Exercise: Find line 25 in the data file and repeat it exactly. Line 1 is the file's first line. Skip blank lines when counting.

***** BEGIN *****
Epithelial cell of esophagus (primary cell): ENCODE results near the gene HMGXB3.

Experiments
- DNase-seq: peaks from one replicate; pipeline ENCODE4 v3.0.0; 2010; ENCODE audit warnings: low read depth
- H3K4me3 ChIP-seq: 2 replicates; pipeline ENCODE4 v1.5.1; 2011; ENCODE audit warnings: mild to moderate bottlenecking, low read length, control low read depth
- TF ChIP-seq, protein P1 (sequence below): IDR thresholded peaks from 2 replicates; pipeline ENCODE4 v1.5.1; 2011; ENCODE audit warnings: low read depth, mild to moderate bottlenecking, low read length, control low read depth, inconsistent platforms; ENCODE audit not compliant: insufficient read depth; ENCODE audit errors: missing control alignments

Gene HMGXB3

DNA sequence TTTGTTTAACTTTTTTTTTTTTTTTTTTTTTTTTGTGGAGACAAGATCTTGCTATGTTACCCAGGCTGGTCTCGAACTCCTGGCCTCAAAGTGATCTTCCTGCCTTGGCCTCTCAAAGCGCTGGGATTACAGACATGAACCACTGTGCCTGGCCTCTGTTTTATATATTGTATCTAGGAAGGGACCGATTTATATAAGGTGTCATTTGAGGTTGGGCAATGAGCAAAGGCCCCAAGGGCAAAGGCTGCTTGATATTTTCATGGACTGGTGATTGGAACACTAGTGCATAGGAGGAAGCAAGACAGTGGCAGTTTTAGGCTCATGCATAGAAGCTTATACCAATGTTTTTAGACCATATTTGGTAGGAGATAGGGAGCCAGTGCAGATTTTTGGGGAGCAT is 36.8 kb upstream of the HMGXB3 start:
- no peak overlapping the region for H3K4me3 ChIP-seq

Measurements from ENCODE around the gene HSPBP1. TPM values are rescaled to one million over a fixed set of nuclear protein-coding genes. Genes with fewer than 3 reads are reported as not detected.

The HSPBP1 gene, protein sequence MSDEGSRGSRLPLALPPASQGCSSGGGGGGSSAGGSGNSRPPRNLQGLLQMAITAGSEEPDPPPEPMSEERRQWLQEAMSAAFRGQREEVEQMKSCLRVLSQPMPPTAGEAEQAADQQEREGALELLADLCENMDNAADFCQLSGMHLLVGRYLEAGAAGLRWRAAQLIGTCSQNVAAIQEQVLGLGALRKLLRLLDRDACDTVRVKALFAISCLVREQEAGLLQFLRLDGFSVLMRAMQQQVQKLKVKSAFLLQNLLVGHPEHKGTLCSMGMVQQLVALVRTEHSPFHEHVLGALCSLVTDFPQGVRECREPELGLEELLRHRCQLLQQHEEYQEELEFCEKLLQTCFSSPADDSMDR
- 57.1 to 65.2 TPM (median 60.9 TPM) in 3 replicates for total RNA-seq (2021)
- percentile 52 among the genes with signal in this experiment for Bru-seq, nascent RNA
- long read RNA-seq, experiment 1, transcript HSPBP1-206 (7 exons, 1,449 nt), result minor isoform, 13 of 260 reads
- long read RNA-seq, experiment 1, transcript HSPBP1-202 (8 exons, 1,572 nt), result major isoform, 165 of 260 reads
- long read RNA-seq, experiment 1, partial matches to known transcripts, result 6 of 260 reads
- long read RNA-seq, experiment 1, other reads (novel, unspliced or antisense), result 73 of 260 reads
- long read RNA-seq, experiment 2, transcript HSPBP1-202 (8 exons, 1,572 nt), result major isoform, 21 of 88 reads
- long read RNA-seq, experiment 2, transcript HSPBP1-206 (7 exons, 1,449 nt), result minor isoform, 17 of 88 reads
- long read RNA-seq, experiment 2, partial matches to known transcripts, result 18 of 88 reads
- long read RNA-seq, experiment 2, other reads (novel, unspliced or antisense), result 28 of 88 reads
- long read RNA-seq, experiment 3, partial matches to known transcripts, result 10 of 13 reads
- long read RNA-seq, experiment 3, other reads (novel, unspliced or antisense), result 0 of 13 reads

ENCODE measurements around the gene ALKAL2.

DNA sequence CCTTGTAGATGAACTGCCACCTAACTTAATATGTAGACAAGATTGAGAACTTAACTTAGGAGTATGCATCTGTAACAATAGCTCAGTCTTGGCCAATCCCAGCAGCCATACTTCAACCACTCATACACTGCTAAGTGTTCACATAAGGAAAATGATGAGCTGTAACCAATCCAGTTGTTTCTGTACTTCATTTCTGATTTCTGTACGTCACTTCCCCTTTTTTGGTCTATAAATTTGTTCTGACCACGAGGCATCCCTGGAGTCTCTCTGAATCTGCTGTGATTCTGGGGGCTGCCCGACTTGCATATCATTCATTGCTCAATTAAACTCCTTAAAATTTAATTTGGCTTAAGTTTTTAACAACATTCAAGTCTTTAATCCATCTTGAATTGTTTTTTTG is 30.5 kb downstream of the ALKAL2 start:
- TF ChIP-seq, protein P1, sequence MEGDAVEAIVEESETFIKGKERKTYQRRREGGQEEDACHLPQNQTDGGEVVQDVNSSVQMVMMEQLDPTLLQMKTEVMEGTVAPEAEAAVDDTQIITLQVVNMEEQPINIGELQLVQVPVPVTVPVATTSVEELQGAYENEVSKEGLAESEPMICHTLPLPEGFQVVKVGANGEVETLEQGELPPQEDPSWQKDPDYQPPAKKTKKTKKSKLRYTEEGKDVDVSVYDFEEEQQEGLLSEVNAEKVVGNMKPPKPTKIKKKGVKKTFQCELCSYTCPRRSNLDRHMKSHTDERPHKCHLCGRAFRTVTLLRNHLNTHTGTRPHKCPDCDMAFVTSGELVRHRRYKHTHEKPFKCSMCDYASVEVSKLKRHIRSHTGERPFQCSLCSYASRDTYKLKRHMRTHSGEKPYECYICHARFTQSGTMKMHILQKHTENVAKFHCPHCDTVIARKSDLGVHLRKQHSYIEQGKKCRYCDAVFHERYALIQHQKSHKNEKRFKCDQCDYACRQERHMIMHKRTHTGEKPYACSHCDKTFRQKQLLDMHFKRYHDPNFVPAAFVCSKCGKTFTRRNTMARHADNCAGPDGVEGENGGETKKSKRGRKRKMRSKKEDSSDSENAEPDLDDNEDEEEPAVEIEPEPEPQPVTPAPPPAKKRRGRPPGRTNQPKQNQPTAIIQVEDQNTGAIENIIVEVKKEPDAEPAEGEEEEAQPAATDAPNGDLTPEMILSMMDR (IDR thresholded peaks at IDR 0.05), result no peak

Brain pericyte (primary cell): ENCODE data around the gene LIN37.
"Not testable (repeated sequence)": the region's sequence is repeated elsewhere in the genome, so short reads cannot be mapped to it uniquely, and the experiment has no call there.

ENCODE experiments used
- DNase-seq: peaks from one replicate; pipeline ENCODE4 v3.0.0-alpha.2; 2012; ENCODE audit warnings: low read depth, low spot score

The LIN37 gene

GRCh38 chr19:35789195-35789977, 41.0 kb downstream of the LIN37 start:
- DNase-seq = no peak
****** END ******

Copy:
- TF ChIP-seq, protein P1, sequence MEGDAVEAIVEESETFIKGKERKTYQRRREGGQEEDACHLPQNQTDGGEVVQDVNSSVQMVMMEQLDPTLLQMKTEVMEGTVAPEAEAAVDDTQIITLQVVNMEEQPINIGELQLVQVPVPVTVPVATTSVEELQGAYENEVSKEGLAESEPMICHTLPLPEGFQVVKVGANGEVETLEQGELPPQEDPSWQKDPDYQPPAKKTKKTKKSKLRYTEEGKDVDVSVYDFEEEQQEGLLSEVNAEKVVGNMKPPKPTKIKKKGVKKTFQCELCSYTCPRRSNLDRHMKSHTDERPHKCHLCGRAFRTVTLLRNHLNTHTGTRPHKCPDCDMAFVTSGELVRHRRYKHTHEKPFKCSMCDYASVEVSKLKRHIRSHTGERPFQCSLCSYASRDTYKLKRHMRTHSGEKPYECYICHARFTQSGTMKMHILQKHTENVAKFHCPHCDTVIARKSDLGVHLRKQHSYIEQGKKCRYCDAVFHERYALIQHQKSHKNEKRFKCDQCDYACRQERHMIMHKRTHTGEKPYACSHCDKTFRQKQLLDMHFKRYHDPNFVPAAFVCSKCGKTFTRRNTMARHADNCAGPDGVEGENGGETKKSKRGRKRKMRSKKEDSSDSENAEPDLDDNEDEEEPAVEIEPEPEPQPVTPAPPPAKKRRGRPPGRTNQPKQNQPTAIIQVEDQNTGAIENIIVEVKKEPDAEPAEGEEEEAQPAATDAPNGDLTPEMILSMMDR (IDR thresholded peaks at IDR 0.05), result no peak